Puppetmaster: the Secret Life of J. Edgar Hoover.
The popular concept of J. Edgar Hoover as America's incorruptible law enforcement giant is called into question as Hack leads listeners through a life focused on image, power, and the cultivation of privilege. Coming to office in the Bureau of Investigation in the 1920s, Hoover served under eight presidents, with varying degrees of support from them, maintaining his power through his command of files that held contents based on surveillance and conjecture. Hack depicts Hoover as in control of a tightly run maverick department rife with cronyism, racial bias, obfuscation, and flouting of citizens' civil liberties. Hoover built his reputation on the apprehension of petty criminals and violators of prohibition; he saw the Vietnam War protests and the Civil Rights Movement as pure lawlessness. He carefully attended to his own comfort, exhibited signs of a non-practicing homosexual, and missed no opportunity to use the media. The author does not entirely ignore positive effects of Hoover's work; he urges historical perspective. Cashman projects the tone of Hack's distaste for much that Hoover was and did and aptly catches Hoover's staccato way of speaking. Edna Boardman, Bismarck, ND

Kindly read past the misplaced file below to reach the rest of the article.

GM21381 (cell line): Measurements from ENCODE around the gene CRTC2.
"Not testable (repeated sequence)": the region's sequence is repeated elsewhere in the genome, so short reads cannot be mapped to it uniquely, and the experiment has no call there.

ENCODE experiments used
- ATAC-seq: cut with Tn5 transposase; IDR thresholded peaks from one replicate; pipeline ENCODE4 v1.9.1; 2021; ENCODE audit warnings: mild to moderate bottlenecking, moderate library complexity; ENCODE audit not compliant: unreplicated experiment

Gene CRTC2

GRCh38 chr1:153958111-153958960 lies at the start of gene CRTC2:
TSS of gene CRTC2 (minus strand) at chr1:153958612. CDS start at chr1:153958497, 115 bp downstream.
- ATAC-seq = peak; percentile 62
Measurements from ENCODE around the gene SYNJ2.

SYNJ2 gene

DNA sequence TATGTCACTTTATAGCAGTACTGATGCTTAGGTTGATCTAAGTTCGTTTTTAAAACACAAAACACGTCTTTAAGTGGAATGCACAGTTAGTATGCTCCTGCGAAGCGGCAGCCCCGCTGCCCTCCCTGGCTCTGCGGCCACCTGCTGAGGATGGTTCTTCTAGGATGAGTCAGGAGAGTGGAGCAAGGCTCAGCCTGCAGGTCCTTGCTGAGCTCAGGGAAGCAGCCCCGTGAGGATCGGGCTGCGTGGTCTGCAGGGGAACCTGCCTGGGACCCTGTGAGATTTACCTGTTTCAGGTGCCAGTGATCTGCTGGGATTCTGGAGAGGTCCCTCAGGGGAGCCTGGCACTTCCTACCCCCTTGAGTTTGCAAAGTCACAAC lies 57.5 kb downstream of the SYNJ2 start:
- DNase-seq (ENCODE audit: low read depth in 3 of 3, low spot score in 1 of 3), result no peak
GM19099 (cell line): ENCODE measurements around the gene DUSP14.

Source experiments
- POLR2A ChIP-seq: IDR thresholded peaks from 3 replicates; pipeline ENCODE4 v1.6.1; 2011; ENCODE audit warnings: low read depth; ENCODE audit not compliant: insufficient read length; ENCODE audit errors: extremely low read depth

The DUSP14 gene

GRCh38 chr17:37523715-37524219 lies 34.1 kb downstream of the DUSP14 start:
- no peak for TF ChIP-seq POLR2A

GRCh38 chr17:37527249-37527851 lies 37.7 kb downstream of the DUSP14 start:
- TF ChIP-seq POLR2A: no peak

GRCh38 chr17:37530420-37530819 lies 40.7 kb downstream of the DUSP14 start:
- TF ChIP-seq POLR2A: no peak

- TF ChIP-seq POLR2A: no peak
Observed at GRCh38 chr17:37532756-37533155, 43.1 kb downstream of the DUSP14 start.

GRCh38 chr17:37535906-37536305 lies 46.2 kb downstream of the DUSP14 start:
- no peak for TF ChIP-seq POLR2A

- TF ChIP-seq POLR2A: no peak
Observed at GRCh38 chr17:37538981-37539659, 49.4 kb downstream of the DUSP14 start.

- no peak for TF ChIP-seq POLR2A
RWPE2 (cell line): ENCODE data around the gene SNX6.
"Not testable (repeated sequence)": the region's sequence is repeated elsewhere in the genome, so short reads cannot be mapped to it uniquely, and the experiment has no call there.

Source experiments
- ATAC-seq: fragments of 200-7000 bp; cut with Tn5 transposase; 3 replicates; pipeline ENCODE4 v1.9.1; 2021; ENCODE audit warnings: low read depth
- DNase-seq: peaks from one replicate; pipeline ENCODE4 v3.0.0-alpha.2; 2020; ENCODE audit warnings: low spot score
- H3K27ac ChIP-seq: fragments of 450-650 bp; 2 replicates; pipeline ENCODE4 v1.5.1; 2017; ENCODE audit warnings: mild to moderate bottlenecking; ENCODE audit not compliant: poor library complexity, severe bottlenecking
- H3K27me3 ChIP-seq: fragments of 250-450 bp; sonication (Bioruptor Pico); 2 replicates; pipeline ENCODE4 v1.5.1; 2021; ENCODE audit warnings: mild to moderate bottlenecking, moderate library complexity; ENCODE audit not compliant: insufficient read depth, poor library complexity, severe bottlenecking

S--Recommended for senior high school students.
A--Recommended for advanced students and adults. This code will help librarians and teachers working in high schools where there are honors and advanced placement students. This also will help extend KLIATT's usefulness in public libraries.
|Printer friendly Cite/link Email Feedback|
|Article Type:||Audiobook Review|
|Date:||Jan 1, 2005|
|Previous Article:||Overcoming Dyslexia: a New and Complete Science-Based Program for Reading Problems at Any Level.|
|Next Article:||Shadow Divers.|